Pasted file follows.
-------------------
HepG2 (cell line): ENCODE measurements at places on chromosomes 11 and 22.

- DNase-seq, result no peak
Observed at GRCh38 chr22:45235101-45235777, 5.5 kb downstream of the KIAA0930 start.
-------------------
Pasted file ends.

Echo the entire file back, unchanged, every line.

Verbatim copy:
HepG2 (cell line): ENCODE measurements at places on chromosomes 11 and 22.

- DNase-seq, result no peak
Observed at GRCh38 chr22:45235101-45235777, 5.5 kb downstream of the KIAA0930 start.